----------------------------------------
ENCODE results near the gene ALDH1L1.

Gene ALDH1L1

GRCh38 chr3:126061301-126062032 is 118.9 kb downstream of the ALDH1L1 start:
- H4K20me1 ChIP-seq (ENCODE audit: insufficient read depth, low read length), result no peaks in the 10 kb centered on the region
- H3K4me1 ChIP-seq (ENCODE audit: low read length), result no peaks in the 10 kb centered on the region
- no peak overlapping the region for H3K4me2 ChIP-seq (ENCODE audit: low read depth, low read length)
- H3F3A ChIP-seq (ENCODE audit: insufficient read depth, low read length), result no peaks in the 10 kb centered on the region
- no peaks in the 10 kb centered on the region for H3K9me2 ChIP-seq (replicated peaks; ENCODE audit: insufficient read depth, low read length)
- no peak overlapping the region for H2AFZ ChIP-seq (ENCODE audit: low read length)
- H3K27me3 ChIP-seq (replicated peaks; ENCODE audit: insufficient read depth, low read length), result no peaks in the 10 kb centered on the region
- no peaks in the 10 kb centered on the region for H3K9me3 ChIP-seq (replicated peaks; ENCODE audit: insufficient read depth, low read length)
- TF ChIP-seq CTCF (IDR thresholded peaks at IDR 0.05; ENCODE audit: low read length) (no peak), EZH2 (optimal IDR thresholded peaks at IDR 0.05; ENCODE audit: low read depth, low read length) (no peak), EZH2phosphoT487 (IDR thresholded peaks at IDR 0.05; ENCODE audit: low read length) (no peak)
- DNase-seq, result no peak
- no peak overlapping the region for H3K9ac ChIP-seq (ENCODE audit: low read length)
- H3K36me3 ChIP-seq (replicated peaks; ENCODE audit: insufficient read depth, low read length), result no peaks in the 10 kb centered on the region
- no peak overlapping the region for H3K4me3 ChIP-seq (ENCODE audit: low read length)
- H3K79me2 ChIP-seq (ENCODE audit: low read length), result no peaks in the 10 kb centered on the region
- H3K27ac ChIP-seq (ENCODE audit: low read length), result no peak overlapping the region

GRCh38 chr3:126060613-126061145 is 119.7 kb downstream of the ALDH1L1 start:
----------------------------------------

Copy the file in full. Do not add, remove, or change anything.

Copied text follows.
ENCODE results near the gene ALDH1L1.

Gene ALDH1L1

GRCh38 chr3:126061301-126062032 is 118.9 kb downstream of the ALDH1L1 start:
- H4K20me1 ChIP-seq (ENCODE audit: insufficient read depth, low read length), result no peaks in the 10 kb centered on the region
- H3K4me1 ChIP-seq (ENCODE audit: low read length), result no peaks in the 10 kb centered on the region
- no peak overlapping the region for H3K4me2 ChIP-seq (ENCODE audit: low read depth, low read length)
- H3F3A ChIP-seq (ENCODE audit: insufficient read depth, low read length), result no peaks in the 10 kb centered on the region
- no peaks in the 10 kb centered on the region for H3K9me2 ChIP-seq (replicated peaks; ENCODE audit: insufficient read depth, low read length)
- no peak overlapping the region for H2AFZ ChIP-seq (ENCODE audit: low read length)
- H3K27me3 ChIP-seq (replicated peaks; ENCODE audit: insufficient read depth, low read length), result no peaks in the 10 kb centered on the region
- no peaks in the 10 kb centered on the region for H3K9me3 ChIP-seq (replicated peaks; ENCODE audit: insufficient read depth, low read length)
- TF ChIP-seq CTCF (IDR thresholded peaks at IDR 0.05; ENCODE audit: low read length) (no peak), EZH2 (optimal IDR thresholded peaks at IDR 0.05; ENCODE audit: low read depth, low read length) (no peak), EZH2phosphoT487 (IDR thresholded peaks at IDR 0.05; ENCODE audit: low read length) (no peak)
- DNase-seq, result no peak
- no peak overlapping the region for H3K9ac ChIP-seq (ENCODE audit: low read length)
- H3K36me3 ChIP-seq (replicated peaks; ENCODE audit: insufficient read depth, low read length), result no peaks in the 10 kb centered on the region
- no peak overlapping the region for H3K4me3 ChIP-seq (ENCODE audit: low read length)
- H3K79me2 ChIP-seq (ENCODE audit: low read length), result no peaks in the 10 kb centered on the region
- H3K27ac ChIP-seq (ENCODE audit: low read length), result no peak overlapping the region

GRCh38 chr3:126060613-126061145 is 119.7 kb downstream of the ALDH1L1 start: